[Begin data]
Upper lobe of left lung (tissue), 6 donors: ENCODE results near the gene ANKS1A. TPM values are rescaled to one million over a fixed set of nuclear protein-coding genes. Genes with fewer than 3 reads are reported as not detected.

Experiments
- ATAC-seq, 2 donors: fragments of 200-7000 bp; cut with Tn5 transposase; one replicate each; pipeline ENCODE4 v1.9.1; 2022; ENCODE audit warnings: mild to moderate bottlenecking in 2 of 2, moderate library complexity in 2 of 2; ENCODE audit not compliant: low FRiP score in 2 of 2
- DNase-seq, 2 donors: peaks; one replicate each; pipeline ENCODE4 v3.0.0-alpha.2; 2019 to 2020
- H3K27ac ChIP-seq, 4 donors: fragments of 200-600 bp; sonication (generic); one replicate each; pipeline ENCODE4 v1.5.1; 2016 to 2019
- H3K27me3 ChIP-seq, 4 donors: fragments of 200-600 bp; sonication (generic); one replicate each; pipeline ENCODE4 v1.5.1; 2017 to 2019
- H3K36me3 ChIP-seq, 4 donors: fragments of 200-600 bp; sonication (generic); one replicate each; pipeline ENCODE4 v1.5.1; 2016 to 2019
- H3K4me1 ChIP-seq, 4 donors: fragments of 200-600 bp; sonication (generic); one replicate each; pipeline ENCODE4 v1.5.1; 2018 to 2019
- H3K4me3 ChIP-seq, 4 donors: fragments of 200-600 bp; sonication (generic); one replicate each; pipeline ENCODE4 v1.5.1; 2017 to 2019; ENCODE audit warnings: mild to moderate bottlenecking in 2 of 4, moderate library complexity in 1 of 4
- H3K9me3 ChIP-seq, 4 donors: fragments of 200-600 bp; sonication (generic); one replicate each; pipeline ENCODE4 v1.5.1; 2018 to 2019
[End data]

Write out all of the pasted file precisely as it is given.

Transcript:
Upper lobe of left lung (tissue), 6 donors: ENCODE results near the gene ANKS1A. TPM values are rescaled to one million over a fixed set of nuclear protein-coding genes. Genes with fewer than 3 reads are reported as not detected.

Experiments
- ATAC-seq, 2 donors: fragments of 200-7000 bp; cut with Tn5 transposase; one replicate each; pipeline ENCODE4 v1.9.1; 2022; ENCODE audit warnings: mild to moderate bottlenecking in 2 of 2, moderate library complexity in 2 of 2; ENCODE audit not compliant: low FRiP score in 2 of 2
- DNase-seq, 2 donors: peaks; one replicate each; pipeline ENCODE4 v3.0.0-alpha.2; 2019 to 2020
- H3K27ac ChIP-seq, 4 donors: fragments of 200-600 bp; sonication (generic); one replicate each; pipeline ENCODE4 v1.5.1; 2016 to 2019
- H3K27me3 ChIP-seq, 4 donors: fragments of 200-600 bp; sonication (generic); one replicate each; pipeline ENCODE4 v1.5.1; 2017 to 2019
- H3K36me3 ChIP-seq, 4 donors: fragments of 200-600 bp; sonication (generic); one replicate each; pipeline ENCODE4 v1.5.1; 2016 to 2019
- H3K4me1 ChIP-seq, 4 donors: fragments of 200-600 bp; sonication (generic); one replicate each; pipeline ENCODE4 v1.5.1; 2018 to 2019
- H3K4me3 ChIP-seq, 4 donors: fragments of 200-600 bp; sonication (generic); one replicate each; pipeline ENCODE4 v1.5.1; 2017 to 2019; ENCODE audit warnings: mild to moderate bottlenecking in 2 of 4, moderate library complexity in 1 of 4
- H3K9me3 ChIP-seq, 4 donors: fragments of 200-600 bp; sonication (generic); one replicate each; pipeline ENCODE4 v1.5.1; 2018 to 2019